WiSE UP Workshop 2: CVs and online presence
There was a full house yet again for the second WiSE UP careers workshop, another fantastic session which gave us all plenty to think about. I thought it might be fun if I tried to summarise what we covered in the session in the form of a CV but that was harder than I thought it would be!
Name: Vivien Hodges Address: WiSETI Project Officer, Equality and Diversity Section, 25 Trumpington Street, Cambridge, CB2 1QA Email: Vivien.firstname.lastname@example.org Twitter: @vivien_hodges
I have written my profile based on the first exercise on my ideal job, what I would enjoy about the job, the qualities I bring and skills I would like to use and learn (highlighting power words!). It’s too long and not directed at a specific job application but I thought it might help to stimulate a few ideas for your own profiles. To steal Mel Findlater’s words I’m a wannabe superhero currently lucky enough to work with superheroes.
I am currently working as the Project Officer for the Women in Science, Engineering and Technology (WiSETI) initiative, at the University of Cambridge. I support University and Departmental Athena SWAN submissions and coordinate WiSETI activities. I really enjoy working in a university environment and I’m excited by the potential to support women in science and the opportunity to make a real difference to female researchers at all levels.
Having spent most of my career in a research environment within Industry and Academia I decided to use the transferable skills I had developed to move into the learning and development field. To enable a career change, I proactively gained experience in designing and delivering training within Queen’s University and completed a CIPD Certificate in Training Practice. I succeeded in securing a job with CRAC/Vitae, a national organisation championing the personal and professional career development of researchers. As the Vitae research manager I developed further skills in planning, commissioning and delivering impactful reports for researchers and researcher developers. I was actively involved in the development and promotion of a development framework for researchers. The invaluable experience gained in this position extended my portfolio of skills. The combination of my knowledge of working research environment and experience of researcher development and project delivery supported my return to a university setting. I am developing expertise in the field of gender equality and learning how to achieve change within a challenging environment.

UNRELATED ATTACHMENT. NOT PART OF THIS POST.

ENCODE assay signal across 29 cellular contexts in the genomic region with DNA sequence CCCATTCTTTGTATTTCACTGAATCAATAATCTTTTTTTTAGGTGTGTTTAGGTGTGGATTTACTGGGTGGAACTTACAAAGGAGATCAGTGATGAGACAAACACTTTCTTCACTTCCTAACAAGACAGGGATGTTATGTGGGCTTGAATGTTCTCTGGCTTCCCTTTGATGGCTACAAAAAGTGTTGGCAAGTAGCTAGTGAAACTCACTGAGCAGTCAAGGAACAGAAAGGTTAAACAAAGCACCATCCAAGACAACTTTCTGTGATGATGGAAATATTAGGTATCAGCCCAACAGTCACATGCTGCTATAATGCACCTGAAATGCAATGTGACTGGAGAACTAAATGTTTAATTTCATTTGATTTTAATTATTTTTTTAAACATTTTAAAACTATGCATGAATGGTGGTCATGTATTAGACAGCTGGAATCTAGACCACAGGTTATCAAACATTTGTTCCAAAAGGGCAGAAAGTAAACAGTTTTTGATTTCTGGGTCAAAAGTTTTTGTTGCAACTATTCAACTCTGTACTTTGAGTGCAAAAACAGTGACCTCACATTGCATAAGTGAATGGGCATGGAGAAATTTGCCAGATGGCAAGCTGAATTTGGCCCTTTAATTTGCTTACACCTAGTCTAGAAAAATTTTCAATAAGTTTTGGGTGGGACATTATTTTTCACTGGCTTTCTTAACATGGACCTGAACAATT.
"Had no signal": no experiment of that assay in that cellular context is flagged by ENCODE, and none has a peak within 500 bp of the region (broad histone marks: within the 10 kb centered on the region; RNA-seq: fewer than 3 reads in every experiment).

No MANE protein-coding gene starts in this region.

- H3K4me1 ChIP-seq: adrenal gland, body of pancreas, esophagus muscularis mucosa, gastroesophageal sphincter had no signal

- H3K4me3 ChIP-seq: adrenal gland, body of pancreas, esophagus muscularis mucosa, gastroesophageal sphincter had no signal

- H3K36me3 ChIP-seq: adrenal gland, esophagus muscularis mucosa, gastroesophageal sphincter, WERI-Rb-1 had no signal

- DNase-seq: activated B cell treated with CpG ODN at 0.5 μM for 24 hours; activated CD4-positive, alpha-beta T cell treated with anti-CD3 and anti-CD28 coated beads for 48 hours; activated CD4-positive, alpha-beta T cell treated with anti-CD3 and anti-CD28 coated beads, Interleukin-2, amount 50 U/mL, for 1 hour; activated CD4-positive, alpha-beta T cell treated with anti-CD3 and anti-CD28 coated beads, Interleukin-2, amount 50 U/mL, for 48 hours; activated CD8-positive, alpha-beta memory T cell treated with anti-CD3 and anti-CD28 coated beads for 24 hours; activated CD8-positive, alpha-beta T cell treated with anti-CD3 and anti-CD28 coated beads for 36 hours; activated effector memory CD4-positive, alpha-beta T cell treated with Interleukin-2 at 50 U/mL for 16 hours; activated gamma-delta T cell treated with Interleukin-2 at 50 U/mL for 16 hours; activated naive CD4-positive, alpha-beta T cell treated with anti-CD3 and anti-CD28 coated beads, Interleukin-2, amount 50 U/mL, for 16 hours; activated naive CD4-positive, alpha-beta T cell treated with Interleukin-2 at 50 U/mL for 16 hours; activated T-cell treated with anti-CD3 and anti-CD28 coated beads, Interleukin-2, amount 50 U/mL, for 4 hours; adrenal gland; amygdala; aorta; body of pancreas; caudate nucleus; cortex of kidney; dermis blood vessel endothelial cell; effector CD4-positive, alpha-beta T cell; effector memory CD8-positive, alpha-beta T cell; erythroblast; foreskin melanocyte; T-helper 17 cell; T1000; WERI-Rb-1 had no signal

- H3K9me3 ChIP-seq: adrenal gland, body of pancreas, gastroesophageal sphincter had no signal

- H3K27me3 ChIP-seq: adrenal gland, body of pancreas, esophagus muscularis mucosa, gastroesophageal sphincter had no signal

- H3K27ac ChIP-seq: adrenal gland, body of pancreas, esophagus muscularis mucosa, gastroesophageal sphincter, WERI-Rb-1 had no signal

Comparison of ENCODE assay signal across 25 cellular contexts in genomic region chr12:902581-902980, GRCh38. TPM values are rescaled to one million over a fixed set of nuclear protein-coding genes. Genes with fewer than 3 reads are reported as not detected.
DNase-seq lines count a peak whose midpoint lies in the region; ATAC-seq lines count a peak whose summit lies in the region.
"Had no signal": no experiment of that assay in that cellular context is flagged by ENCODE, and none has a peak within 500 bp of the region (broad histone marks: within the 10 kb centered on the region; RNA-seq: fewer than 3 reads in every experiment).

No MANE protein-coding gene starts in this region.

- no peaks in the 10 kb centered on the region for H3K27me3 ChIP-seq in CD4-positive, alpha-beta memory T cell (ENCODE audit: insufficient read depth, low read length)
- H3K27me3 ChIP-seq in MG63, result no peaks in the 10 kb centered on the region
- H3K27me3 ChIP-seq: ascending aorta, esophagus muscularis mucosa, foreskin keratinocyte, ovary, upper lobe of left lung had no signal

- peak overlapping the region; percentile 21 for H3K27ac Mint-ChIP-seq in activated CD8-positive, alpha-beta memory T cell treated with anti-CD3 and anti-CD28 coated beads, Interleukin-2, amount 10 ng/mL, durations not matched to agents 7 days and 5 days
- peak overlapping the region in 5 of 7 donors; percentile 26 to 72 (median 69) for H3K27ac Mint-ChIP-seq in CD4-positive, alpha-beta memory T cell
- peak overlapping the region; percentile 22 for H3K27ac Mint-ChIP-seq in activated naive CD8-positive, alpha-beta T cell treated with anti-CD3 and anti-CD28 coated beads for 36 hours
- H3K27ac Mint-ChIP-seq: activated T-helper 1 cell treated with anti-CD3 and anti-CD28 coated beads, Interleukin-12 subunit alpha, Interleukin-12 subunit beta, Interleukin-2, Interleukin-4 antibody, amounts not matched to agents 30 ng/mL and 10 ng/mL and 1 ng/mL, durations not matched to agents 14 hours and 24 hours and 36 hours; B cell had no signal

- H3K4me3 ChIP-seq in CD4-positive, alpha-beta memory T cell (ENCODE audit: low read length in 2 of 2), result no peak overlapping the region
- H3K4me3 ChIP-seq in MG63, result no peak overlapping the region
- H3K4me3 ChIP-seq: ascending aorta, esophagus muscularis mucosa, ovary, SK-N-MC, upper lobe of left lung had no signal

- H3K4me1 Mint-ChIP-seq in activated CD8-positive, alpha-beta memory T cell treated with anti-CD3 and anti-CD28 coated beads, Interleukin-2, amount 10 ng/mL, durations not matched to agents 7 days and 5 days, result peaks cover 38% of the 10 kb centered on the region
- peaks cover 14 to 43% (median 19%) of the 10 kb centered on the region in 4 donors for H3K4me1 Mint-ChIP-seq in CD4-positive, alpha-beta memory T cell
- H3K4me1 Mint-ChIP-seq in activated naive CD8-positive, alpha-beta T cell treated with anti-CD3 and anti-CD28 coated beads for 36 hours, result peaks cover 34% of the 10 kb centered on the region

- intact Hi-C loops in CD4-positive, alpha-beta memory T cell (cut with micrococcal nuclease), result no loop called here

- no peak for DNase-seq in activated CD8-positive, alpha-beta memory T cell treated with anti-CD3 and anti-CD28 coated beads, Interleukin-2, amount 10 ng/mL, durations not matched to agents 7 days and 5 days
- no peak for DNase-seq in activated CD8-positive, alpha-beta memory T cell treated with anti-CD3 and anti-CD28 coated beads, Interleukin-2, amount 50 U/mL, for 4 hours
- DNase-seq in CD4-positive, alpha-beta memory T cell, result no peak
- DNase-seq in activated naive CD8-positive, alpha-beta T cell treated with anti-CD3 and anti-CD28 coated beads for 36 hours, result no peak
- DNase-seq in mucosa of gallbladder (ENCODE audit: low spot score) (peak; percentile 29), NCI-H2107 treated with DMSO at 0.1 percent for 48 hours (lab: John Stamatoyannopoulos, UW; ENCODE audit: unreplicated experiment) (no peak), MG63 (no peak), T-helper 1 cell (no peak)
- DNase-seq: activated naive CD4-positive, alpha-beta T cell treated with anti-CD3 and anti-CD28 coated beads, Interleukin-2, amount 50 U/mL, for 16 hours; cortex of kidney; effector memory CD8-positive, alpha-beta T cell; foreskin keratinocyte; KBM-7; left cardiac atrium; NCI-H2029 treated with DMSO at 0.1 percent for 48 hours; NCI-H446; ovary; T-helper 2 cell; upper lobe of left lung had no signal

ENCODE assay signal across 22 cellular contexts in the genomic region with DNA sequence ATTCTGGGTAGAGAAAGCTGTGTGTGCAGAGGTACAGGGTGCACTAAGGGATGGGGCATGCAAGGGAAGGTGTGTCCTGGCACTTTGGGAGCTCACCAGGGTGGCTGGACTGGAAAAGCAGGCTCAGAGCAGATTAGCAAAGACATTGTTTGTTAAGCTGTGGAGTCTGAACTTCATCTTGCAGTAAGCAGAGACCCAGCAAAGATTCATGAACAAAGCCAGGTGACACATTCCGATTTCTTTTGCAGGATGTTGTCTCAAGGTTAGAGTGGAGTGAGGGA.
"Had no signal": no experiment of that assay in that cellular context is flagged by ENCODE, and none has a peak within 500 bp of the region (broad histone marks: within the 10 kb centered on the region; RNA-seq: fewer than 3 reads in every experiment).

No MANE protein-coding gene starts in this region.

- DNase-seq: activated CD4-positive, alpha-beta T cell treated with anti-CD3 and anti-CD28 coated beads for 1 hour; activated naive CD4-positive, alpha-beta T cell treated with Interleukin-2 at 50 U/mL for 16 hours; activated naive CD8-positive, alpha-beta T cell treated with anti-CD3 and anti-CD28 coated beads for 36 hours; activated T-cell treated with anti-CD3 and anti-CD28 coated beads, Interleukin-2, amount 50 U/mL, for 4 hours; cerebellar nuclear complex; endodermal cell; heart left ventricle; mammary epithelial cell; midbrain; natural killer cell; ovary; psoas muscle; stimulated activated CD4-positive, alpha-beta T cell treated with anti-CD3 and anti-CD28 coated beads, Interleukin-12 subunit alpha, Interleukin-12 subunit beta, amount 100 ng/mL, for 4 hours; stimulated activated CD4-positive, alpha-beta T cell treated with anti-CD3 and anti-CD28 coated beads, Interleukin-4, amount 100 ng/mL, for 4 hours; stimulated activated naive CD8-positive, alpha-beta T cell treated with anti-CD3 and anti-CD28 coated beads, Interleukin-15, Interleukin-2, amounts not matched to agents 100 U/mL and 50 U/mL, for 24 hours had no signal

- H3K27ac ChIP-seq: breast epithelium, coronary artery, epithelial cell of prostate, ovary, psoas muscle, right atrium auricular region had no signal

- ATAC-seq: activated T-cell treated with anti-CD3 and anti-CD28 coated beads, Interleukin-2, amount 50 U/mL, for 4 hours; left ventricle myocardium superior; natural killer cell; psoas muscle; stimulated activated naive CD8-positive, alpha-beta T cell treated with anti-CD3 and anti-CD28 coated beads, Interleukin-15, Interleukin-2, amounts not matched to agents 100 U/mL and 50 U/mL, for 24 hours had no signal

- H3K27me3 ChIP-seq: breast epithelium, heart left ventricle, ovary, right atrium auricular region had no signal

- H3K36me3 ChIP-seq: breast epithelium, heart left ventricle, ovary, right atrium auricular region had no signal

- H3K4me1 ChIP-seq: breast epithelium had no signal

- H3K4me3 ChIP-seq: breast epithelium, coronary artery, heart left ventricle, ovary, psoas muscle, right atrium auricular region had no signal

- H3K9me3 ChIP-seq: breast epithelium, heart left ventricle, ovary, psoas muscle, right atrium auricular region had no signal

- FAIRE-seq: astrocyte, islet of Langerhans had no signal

When you Google me the first 5 things that come out are my jobs at Vitae and WiSETI and my Facebook, LinkedIn and Twitter personae! Phew!
I follow a range of people on Twitter but would particularly recommend Athene Donald, jobostock, steminist, guardiancareers, Dorothy Bishop and of course camawise.
I really loved Mel’s PREZI presentation – it may even inspire me to write blogs more often! Following the workshop my plans include investigating Tweetdeck for managing tweets, Weebly for blogging, Meetup for finding local group networks and Rescuetime for seeing how I really spend my day. See you all next time for our CV networking on the 27th November 🙂
Top tips from the workshop for CVs and cover letters:
Tips for CVs:
- Use POWER words but be authentic to yourself Examples include Planning, Evidence, Involved, Transferable skills, Individual, Impact, Achievement, Active, Developed
- Quality vs quantity is important
- Highlight relevant skills and achievements
- Watch out for grammar and spelling – attention to detail is vital
- Use bullets or headings to add structure and format When listing my skills I often use these headings but you will have your own unique lists. Project Management; Communication; Teamworking and leadership; Liaising and networking; Finance, funding and resources; Application of research and knowledge; Training
- Research the job you are applying for
- Remember to sell your USPs (unique selling points)
- 2 pages, clear font, 11/12 point
- Use action words
- Include a personal profile
- First half of first page MUST have impact
A CV should be:
- Specific to job you are applying to
- Concise content
- Well presented
- Good structure
- Presenting the gaps
- Qualification and skills – demonstrate that you have them
- Use active language
Effective cover letters
- You, me us
- Why you’re writing
- What you have to offer
- Why you want the job
- Thank them
Try to understand what an employer wants, carefully read the specification and extra details. Use informal contact for more information and check if they have received your CV/application.